Conclusion Ambulatory patients often develop their own medication practices without the assistance of a health care provider. Under these circumstances, the role of patient advocate is a reasonable one for community pharmacists, based on their expertise and accessibility. Our results show that, in general, physicians support this role. The overall pattern of our results indicates that, from the physician's perspective, the greatest opportunities for community pharmacists as patient advocates are in the areas of monitoring pharmacotherapy, assisting the physician in coordinating pharmacotherapy, and pro-
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viding patients with medication information. Increased physicii resistance can be expected in areas where the pharmacist assume, more autonomous role in patient care.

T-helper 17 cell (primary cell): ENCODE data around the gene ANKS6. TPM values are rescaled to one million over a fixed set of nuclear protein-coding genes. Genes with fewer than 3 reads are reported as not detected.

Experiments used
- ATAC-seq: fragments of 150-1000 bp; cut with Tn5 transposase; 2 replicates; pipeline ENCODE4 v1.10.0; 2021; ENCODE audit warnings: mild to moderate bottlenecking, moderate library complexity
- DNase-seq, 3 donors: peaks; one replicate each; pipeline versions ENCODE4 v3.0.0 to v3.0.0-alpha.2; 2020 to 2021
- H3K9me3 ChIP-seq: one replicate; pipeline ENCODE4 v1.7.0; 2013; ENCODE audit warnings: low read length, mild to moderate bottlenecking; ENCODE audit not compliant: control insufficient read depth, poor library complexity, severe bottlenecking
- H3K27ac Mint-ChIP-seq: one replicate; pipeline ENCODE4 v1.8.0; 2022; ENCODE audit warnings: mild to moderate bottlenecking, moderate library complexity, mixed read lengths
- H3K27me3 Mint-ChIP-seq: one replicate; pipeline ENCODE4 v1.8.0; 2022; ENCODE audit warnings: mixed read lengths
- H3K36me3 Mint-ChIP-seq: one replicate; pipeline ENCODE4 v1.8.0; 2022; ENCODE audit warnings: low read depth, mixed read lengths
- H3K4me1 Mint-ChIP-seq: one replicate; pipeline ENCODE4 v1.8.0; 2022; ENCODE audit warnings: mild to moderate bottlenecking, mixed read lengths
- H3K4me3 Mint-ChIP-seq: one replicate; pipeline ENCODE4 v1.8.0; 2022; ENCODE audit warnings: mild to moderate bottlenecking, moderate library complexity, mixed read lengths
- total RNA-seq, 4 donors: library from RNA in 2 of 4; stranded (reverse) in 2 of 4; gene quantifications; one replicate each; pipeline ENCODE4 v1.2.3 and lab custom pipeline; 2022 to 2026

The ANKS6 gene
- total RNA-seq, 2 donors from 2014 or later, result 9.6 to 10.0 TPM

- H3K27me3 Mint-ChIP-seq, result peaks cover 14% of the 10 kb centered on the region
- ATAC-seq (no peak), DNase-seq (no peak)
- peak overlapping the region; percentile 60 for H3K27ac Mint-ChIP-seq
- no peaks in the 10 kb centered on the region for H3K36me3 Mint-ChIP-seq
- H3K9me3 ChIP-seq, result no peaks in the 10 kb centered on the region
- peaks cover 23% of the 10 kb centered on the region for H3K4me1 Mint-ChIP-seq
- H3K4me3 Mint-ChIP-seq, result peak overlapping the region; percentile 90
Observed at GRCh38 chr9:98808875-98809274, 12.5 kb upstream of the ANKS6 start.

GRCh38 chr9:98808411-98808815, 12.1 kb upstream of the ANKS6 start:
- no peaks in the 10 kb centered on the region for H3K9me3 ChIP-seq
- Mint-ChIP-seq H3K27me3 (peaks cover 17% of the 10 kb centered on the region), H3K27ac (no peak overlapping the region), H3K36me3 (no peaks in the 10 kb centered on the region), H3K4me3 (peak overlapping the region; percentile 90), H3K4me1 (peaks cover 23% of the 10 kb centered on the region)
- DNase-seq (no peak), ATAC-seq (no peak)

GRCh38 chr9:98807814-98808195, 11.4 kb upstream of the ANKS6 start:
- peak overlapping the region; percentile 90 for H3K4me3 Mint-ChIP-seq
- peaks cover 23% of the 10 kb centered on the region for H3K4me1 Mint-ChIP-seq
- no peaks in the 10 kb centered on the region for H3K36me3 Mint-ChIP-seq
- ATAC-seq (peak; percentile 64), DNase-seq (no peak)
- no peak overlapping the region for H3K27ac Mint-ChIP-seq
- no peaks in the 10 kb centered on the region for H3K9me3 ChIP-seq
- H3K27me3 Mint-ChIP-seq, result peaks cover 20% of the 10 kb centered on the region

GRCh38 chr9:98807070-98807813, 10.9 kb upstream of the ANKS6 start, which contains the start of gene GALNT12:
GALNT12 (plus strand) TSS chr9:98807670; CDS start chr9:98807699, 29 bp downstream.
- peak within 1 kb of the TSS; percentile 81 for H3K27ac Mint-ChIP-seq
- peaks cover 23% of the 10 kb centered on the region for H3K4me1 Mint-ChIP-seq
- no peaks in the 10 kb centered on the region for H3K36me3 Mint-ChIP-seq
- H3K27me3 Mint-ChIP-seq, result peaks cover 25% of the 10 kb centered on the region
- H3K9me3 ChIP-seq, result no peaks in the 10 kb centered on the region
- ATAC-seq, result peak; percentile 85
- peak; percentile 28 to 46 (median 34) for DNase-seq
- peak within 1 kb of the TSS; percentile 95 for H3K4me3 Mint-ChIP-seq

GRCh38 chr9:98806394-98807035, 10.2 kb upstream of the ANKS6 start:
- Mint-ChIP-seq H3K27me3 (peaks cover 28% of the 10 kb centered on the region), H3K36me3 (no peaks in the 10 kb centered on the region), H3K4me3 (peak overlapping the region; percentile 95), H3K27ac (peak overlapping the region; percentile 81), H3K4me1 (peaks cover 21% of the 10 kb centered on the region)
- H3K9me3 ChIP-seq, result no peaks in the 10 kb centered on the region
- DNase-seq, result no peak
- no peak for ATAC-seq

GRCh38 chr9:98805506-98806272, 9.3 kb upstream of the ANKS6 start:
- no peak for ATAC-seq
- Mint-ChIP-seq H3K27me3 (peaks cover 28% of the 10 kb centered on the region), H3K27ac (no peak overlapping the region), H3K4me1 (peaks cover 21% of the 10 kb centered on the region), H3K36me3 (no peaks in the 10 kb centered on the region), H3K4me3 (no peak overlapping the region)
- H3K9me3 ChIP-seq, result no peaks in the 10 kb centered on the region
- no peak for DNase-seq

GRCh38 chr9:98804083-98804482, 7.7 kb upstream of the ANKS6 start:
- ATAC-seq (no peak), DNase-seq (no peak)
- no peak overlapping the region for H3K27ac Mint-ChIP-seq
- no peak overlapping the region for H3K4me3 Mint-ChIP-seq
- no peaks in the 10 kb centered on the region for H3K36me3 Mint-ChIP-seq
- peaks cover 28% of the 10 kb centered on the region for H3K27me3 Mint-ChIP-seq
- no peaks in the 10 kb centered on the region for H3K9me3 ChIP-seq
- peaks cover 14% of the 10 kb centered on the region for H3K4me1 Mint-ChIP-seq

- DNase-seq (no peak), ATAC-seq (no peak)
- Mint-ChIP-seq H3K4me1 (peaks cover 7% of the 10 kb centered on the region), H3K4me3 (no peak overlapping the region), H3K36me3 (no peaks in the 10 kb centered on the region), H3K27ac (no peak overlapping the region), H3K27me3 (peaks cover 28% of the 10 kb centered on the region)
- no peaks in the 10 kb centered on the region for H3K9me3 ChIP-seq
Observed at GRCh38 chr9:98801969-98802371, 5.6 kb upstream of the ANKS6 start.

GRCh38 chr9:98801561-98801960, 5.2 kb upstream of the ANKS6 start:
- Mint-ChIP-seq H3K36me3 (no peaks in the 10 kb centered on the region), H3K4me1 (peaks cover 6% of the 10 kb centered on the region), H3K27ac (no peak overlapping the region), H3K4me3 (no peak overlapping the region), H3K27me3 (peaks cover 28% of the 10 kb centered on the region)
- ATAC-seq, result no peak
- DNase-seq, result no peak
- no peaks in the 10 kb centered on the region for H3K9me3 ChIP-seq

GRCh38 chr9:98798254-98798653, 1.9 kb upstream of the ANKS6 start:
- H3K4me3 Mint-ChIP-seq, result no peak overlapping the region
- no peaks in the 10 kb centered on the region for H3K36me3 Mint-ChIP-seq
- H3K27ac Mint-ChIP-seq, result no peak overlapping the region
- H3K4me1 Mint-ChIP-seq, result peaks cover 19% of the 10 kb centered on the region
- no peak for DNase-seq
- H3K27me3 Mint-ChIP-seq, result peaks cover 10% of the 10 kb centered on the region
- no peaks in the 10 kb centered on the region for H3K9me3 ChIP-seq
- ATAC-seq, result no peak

References 1. Johnson JA, Bootman JL. Drug-related morbidity and mortality cost-of-iliness model. Arch Intern Med. 1995;155:1949-56. 2. Lipton HL, Byrns PJ, Soumerai SB, et al. Pharmacists as agents change for rational drug therapy. Int J Tech Assess in Health W, 1995; 11 :485-508. 3. Schulz RM, Brushwood DB. The pharmacist's role in patient care. Ha: ings Center Report. 1991;21:12-7. 4. Bailie GR, Romeo B. New York state primary care physicians' attitu~ to community pharmacists' clinical services . Arch Intern Me. 1996;156:1437-41 . 5. Adamcik BA. Ransford HE, Oppenheimer PR, et al. New clinical roli for pharmacists: a study of role expansion. Soc Sci Med. 1986;23:11 ~ 200. 6. Spencer JA, Edwards C. Pharmacy beyond the dispensary: geneli practitioners' views. 8MJ. 1992;304:1670-2. 7. Ritchey FJ, Raney MR. Physicians' opinions of expanded clinical phi macy services. Am J Public Health. 1983;73,1:96-101 . 8. Ritchey FJ, Raney MR. Medical role-task boundary maintenan ~ physicians' opinions on clinical pharmacy. Med Care. 1981;19: 90-102 9. Ritchey FJ, Raney MR. Effect of exposure on physicians' attitud: toward clinical pharmacists. Am J Hosp Pharm. 1981;38:1459-tl3.